Like the mobile payment industry, China’s gaming market is a highly cleaned-up field, where Tencent and NetEase take a dominating 70% of the market. Instead of diving into the competitive market, increasing domestic internet companies are turning their sights to Southeast Asia (SEA), a relatively untapped region that not only shares a similar culture with China but also has more relaxed control from the governments.

A recent report from market research firm Niko Partners further demonstrates the potential of this area by giving impressive projections for the market size. The combined PC online and mobile games revenue in SEA is projected to reach $2.2 billion in 2017, rising to $4.4 billion by 2021, the report pointed out. This forecast has been revised upward from last year, based on the strength of e-sports and new hit international games entering the SEA market.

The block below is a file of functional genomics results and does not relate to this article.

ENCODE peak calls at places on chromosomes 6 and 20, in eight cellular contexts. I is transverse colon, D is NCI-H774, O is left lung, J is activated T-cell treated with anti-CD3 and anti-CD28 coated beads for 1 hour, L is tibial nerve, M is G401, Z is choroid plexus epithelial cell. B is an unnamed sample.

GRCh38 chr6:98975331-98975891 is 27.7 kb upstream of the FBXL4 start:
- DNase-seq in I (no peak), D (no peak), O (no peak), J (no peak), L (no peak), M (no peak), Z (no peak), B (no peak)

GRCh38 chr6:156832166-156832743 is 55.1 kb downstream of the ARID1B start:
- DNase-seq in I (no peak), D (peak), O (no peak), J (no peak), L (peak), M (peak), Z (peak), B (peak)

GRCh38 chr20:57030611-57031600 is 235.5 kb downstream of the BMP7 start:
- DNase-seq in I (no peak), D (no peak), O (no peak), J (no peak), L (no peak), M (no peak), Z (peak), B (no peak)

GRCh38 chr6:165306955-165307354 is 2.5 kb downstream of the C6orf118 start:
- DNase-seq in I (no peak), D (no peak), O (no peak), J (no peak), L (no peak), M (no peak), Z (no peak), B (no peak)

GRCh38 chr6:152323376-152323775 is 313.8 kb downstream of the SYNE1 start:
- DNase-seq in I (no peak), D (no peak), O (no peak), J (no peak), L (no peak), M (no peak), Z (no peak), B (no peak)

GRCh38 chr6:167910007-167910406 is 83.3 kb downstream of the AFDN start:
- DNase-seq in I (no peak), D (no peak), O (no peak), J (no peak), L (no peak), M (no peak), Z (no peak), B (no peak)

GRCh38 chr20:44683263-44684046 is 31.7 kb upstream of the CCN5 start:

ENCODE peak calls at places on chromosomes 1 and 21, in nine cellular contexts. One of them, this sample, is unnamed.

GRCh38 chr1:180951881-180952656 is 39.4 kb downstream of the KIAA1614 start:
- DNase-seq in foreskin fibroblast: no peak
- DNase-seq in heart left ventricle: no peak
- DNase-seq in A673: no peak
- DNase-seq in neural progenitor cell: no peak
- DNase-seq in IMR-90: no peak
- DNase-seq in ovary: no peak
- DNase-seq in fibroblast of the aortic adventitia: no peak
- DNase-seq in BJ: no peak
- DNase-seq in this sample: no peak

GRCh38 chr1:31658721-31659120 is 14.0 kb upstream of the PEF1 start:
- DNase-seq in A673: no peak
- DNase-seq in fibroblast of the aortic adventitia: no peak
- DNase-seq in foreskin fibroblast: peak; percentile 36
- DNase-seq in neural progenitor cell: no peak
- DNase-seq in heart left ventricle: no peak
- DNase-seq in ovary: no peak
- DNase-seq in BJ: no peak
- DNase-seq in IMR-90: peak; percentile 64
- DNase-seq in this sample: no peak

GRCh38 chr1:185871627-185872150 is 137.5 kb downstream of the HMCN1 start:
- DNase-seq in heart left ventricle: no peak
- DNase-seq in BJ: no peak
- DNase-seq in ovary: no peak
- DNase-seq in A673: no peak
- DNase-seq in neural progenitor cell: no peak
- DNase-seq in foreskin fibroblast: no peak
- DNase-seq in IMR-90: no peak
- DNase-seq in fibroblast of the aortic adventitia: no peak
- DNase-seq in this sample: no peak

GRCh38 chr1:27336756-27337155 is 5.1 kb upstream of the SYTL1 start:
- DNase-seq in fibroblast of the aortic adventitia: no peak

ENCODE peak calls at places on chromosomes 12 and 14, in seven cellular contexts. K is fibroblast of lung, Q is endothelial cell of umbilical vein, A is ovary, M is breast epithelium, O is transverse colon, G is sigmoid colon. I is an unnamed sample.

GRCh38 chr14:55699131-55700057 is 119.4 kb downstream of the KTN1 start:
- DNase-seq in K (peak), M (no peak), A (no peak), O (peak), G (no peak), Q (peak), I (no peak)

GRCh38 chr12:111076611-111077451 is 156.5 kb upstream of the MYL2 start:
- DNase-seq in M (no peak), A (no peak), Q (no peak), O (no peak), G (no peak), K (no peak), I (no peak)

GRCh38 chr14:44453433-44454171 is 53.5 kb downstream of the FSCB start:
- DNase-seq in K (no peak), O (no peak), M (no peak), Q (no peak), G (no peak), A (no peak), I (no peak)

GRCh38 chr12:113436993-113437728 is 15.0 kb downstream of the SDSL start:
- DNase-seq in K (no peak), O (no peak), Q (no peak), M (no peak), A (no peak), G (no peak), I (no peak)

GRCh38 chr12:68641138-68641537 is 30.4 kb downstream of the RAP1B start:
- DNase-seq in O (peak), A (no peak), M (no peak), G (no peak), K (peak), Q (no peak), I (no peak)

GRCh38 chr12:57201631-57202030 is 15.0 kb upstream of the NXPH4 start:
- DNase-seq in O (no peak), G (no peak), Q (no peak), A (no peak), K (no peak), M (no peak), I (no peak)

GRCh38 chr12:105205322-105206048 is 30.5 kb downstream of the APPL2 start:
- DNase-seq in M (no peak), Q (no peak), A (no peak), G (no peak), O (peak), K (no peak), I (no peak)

The number of PC online and mobile gamers in SEA is projected to reach 300 million by the end of 2017, rising to more than 400 million by 2021.

171027_NIKO_Infographic_Mobile-Games_simplified_V01-800x450

Image credit: Niko Partners

Like elsewhere in the world, mobile games are recording a strong uptick in revenue, expecting to surpass PC games revenue in 2018. However, mobile games revenue is additive, not cannibalizing, PC games usage, the report added.

In the wake of globalization initiative of Chinese tech giants, several domestic companies have been accelerating their layout in the SEA region, including Alibaba Games, Perfect World, LineKong, and more.

Tencent has already established a foothold in the region with investment in Sea Limited, (formerly known as Garena) a leader in SEA for PC and mobile games operations and distribution. The company went public on last month in the US, raising $884 million in the IPO.

“E-sports has had a huge impact on the Southeast Asia region and is the primary driver for the explosive growth in PC online games. The heavy growth of the MOBA genre is a major contributor to mobile e-sports as well,” said Lisa Cosmas Hanson, managing partner of Niko Partners.